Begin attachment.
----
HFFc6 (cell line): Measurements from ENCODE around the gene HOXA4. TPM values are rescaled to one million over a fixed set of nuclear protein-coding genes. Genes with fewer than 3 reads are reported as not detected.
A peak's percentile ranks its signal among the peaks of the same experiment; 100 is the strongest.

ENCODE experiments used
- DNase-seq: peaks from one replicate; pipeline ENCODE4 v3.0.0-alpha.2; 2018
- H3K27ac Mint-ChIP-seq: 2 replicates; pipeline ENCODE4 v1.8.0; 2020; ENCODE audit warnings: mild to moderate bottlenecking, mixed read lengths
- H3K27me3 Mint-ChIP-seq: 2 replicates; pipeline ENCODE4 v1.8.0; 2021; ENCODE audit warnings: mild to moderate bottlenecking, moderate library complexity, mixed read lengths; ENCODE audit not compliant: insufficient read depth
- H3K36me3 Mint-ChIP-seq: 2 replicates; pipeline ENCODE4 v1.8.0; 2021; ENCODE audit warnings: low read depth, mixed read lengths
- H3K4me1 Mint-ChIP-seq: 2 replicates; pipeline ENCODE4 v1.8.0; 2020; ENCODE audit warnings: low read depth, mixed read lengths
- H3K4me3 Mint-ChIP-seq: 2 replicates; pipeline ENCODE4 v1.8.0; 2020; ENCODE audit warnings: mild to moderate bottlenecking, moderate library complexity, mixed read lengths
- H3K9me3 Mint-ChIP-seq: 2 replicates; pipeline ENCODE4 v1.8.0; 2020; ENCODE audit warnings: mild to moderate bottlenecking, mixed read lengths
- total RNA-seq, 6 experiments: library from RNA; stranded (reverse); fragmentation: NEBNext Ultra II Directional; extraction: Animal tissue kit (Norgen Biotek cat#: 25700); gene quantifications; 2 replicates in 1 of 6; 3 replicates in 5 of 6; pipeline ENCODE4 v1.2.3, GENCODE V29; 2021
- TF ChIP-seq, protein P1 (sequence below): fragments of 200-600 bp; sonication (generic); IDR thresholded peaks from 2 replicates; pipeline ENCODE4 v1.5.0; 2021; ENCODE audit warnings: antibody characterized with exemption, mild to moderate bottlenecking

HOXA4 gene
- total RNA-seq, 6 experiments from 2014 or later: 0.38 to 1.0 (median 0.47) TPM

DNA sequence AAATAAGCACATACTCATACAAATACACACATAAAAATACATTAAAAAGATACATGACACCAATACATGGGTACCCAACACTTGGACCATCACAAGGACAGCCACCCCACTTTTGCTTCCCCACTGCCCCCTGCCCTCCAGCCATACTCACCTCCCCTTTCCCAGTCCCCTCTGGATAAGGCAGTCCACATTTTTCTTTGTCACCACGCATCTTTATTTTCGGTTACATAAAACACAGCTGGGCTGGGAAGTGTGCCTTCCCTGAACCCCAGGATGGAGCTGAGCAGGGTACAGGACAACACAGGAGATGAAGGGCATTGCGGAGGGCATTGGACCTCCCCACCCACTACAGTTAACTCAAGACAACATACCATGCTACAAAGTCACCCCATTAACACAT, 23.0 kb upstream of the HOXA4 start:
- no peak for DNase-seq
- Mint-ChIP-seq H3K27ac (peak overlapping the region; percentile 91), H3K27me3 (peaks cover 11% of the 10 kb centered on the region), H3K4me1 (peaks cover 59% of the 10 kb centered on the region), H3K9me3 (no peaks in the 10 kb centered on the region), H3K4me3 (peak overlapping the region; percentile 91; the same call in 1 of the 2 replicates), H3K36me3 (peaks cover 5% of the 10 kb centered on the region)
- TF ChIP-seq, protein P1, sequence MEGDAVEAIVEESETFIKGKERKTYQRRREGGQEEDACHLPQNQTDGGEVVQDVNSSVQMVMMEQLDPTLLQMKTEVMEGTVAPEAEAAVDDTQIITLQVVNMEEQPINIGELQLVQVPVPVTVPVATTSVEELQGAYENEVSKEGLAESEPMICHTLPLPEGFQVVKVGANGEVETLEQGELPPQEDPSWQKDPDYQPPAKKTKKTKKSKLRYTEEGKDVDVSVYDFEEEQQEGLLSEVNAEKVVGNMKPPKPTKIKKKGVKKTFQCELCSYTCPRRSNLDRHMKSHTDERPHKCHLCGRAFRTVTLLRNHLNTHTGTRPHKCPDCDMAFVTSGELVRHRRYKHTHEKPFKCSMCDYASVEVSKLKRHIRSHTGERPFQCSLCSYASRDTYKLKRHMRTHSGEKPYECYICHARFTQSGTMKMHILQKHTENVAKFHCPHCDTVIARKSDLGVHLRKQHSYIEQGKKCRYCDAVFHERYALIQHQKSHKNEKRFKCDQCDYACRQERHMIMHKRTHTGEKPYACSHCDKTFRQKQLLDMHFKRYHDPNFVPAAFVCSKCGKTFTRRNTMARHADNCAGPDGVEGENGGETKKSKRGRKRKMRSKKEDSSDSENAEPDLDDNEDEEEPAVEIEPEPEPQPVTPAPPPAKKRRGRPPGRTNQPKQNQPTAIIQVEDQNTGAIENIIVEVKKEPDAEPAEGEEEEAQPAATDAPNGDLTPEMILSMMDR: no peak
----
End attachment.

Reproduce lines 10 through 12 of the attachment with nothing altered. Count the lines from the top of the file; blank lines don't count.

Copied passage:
- H3K9me3 Mint-ChIP-seq: 2 replicates; pipeline ENCODE4 v1.8.0; 2020; ENCODE audit warnings: mild to moderate bottlenecking, mixed read lengths
- total RNA-seq, 6 experiments: library from RNA; stranded (reverse); fragmentation: NEBNext Ultra II Directional; extraction: Animal tissue kit (Norgen Biotek cat#: 25700); gene quantifications; 2 replicates in 1 of 6; 3 replicates in 5 of 6; pipeline ENCODE4 v1.2.3, GENCODE V29; 2021
- TF ChIP-seq, protein P1 (sequence below): fragments of 200-600 bp; sonication (generic); IDR thresholded peaks from 2 replicates; pipeline ENCODE4 v1.5.0; 2021; ENCODE audit warnings: antibody characterized with exemption, mild to moderate bottlenecking